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Jeff Sessions says the Bible justifies family separation. Does it?

Fri, 06/15/2018 - 7:01 PM

Washington D.C., Jun 15, 2018 / 05:01 pm (CNA).- The Trump administration has pointed to the Bible in justifying its “zero-tolerance immigration policy,” which includes the separation of immigrant children from their parents.

According to one Catholic theology professor, though, scripture has much more to say on the topic of immigration.

On June 14, Attorney General Jeff Sessions referred to Romans 13 in a speech to law enforcement officers in Fort Wayne, Indiana.

“I would cite you to the Apostle Paul and his clear and wise command in Romans 13, to obey the laws of the government because God has ordained the government for his purposes,” said Sessions.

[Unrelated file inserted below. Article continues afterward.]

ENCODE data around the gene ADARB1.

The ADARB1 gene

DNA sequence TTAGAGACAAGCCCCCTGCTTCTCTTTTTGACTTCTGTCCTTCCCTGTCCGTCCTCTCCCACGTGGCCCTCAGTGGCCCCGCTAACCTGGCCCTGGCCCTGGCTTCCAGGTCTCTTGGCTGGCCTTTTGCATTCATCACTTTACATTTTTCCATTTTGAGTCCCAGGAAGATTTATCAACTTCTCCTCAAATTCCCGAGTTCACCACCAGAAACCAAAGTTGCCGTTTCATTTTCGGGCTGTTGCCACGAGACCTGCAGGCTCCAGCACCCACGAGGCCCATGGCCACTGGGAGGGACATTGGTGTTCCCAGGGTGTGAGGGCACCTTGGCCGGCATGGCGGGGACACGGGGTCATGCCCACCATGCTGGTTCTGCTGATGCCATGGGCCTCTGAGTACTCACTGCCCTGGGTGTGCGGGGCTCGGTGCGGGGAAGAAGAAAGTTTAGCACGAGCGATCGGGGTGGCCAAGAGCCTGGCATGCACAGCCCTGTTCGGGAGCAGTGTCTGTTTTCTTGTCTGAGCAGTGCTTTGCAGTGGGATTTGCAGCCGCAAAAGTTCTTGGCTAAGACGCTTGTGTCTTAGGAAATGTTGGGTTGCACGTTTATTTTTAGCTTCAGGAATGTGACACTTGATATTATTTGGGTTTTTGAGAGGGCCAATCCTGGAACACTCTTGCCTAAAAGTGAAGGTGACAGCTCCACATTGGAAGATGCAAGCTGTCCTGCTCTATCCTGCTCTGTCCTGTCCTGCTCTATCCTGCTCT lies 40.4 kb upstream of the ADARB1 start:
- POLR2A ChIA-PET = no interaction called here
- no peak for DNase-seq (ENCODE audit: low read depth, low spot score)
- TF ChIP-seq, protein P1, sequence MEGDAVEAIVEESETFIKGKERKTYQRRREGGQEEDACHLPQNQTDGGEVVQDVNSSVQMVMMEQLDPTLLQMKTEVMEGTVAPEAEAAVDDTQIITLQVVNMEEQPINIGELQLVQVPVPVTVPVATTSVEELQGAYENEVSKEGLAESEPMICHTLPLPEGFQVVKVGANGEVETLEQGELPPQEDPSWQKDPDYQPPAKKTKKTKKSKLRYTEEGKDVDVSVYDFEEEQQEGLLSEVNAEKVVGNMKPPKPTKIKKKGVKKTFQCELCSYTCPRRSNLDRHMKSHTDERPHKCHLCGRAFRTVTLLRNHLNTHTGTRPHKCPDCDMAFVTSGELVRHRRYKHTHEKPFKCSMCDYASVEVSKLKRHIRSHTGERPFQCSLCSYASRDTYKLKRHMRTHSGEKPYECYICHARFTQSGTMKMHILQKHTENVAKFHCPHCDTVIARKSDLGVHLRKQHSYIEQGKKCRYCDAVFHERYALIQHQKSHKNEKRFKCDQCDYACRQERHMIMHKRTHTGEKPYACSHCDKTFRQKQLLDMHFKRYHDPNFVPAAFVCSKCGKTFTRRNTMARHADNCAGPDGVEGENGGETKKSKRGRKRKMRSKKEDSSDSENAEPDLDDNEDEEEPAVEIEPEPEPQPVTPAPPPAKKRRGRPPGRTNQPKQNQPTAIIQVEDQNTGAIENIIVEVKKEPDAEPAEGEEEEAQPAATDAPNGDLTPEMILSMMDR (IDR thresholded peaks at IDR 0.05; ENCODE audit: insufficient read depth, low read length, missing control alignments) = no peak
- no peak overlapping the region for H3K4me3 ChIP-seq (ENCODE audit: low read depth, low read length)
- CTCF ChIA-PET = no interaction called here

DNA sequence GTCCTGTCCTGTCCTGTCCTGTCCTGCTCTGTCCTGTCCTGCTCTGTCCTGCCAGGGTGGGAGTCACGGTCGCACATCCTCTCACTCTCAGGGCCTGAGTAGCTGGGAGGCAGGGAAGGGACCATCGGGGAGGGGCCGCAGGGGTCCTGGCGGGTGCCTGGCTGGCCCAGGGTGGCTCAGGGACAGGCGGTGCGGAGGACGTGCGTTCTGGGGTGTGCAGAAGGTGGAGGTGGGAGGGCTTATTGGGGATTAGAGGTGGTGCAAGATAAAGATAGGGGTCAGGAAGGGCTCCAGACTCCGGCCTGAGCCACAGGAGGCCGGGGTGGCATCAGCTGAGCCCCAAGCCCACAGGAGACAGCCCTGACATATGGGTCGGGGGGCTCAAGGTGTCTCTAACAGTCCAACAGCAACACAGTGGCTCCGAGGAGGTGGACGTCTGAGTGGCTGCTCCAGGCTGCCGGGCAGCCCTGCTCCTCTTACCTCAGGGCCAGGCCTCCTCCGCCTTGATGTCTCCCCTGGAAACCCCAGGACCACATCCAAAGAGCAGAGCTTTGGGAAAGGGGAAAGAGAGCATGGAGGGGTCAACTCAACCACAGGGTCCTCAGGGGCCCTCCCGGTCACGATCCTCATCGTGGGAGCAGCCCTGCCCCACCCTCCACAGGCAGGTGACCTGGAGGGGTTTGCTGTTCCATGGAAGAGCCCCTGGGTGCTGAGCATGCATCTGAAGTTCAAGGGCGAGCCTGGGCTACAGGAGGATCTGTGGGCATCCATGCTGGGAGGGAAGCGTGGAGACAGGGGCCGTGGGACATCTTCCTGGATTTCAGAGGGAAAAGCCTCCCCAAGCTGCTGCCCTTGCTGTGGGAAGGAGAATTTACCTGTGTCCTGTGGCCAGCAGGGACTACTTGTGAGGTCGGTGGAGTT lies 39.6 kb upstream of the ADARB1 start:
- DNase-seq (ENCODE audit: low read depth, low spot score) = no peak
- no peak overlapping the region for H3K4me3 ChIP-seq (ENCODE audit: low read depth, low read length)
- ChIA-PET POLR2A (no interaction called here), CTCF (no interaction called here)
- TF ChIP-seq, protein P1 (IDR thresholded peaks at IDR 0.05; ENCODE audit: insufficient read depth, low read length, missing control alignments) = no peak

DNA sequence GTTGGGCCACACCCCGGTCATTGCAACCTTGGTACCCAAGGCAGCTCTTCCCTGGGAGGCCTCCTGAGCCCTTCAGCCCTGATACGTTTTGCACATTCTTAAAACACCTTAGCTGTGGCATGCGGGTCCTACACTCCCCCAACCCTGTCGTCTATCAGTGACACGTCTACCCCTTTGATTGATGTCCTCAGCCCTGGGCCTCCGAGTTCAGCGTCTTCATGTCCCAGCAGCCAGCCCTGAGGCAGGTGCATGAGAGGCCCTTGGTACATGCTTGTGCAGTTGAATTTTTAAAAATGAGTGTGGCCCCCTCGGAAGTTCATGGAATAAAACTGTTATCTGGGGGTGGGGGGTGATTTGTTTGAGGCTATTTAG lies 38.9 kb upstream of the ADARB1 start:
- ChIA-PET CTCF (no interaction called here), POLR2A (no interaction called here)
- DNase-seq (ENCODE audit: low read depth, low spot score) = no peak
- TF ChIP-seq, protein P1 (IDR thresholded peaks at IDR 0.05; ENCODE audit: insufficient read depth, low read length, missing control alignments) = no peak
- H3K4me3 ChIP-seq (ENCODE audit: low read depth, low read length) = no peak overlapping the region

When asked about the attorney general’s statement, White House Press Secretary Sarah Sanders provided further Biblical interpretation.

“I can say that it is very biblical to enforce the law.  That is, actually, repeated a number of times throughout the Bible,” said Sanders in a press conference on June 14.

The statement comes at a time when many Catholic bishops have been critical of the current U.S. practice of separating migrant children from their parents at the border. On June 5, the United Nations condemned the practice as “a serious violation of the rights of the child.”

“The Attorney General cites a famous passage in the theological tradition,” said theology professor Dr. Joseph Capizzi, who teaches moral theology and ethics at The Catholic University of America.